Newsletters - and email marketing in general - are still an effective way to distribute your content. Your subscribers have trusted you with their email addresses because they expect to receive valuable content. Of course, to meet this expectation, you need to have your email marketing concept in place: What should it do and for whom? How often should the newsletter be published? It must be clear to the visitor what they are signing up to receive and how often they will hear from you. The newsletter's value must be clearly articulated at the point of conversion.
Suggested tactics for the 'Audience' focus area:
- Blog content (organized into topic clusters) to build an audience from search engine traffic
- 'How to' articles: Help your audience solve concrete problems
- Newsletters: Give your subscribers more of what they've asked for
3. Leads: Qualify your audience
Now that your website is starting to attract traffic and you're building an email marketing list: How do you structure your contacts in your CRM to distinguish between those with a superficial interest in your brand or content - and those who could be potential leads?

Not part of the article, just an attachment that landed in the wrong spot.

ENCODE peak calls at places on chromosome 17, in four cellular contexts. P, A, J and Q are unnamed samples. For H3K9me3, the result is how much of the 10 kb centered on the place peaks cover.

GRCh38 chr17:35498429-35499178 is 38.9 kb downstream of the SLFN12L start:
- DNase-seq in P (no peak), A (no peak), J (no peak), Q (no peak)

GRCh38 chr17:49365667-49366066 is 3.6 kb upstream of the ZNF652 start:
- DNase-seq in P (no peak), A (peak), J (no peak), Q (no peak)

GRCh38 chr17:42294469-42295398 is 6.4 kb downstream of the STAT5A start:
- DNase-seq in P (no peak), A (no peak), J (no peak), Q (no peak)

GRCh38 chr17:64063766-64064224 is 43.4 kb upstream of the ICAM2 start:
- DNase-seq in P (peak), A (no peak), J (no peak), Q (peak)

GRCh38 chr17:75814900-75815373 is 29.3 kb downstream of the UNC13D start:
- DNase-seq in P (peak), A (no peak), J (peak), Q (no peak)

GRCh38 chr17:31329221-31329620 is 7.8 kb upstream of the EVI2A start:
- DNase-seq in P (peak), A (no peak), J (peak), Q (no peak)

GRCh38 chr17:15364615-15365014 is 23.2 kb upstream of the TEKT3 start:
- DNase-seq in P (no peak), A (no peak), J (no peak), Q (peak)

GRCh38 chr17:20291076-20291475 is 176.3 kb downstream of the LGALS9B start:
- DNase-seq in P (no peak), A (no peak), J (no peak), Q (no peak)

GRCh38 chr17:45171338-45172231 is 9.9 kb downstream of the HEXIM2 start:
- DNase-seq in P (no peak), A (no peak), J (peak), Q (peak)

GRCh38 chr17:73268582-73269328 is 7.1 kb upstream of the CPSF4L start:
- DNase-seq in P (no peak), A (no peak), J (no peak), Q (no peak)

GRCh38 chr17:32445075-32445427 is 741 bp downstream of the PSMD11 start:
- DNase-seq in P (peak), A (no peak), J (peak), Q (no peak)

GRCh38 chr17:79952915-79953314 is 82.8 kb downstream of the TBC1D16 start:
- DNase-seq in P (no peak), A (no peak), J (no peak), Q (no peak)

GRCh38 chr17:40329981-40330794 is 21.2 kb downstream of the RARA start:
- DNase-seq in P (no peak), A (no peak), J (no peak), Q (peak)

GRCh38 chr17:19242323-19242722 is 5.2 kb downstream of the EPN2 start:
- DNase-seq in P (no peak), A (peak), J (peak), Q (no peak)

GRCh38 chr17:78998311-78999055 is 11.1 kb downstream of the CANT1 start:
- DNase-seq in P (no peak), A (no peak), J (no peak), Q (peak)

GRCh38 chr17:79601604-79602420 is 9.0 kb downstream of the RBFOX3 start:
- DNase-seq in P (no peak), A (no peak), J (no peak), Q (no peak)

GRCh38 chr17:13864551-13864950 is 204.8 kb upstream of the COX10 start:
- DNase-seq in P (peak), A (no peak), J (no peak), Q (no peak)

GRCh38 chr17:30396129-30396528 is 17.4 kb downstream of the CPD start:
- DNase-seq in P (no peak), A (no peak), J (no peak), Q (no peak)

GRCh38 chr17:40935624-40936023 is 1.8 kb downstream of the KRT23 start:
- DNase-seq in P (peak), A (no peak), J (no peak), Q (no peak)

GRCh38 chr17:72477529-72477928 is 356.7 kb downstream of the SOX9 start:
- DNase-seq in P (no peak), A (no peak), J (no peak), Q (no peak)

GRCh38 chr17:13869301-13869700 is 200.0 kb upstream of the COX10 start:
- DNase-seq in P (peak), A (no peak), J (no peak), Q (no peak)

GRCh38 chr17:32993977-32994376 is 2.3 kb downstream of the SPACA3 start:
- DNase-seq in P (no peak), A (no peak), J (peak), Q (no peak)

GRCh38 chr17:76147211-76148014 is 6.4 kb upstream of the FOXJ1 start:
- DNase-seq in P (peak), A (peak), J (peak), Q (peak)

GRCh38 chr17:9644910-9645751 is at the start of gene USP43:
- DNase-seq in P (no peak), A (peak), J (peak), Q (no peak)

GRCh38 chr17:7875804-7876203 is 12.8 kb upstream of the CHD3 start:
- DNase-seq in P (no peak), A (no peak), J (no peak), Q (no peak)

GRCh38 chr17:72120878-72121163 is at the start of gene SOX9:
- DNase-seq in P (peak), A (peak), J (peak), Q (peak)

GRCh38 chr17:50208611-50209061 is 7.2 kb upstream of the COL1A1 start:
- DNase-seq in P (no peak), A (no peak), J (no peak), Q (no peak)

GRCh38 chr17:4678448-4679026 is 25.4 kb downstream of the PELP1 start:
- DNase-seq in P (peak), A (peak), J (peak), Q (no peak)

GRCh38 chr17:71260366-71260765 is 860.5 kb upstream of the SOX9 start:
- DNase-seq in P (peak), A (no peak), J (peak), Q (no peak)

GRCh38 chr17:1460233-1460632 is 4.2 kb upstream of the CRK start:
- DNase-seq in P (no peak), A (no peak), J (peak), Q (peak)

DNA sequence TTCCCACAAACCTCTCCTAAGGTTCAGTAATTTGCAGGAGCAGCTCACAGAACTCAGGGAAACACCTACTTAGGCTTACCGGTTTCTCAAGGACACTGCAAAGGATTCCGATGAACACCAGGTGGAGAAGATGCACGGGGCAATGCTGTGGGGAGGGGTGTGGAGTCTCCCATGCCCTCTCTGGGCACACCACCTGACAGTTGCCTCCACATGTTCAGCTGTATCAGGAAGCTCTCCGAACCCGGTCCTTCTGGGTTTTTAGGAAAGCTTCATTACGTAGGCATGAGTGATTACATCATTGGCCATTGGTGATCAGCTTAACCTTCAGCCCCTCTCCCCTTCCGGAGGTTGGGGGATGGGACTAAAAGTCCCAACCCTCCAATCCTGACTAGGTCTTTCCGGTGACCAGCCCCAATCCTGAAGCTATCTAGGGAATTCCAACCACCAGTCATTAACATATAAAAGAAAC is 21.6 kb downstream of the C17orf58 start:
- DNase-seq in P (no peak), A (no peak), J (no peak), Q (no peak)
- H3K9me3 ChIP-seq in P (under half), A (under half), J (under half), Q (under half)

You can use 'premium' content to get an idea about what your audience is interested in and where they are in their buyer’s journey. Premium content is content of such high quality and utility that visitors or subscribers are willing to provide personal information in exchange for it, typically more than just an email address, as is the case when signing up for a newsletter.
When to 'gate' your content, i.e., make it available behind a form, is a broader discussion. You can read more about gated vs. non-gated content in another blog post. Gated content is a way to qualify the contacts you already have in your database by getting more information about them, such as their role description or the number of employees in their company. You can see if the person matches your customer profile and whether it makes sense to start sending automated lead nurturing emails.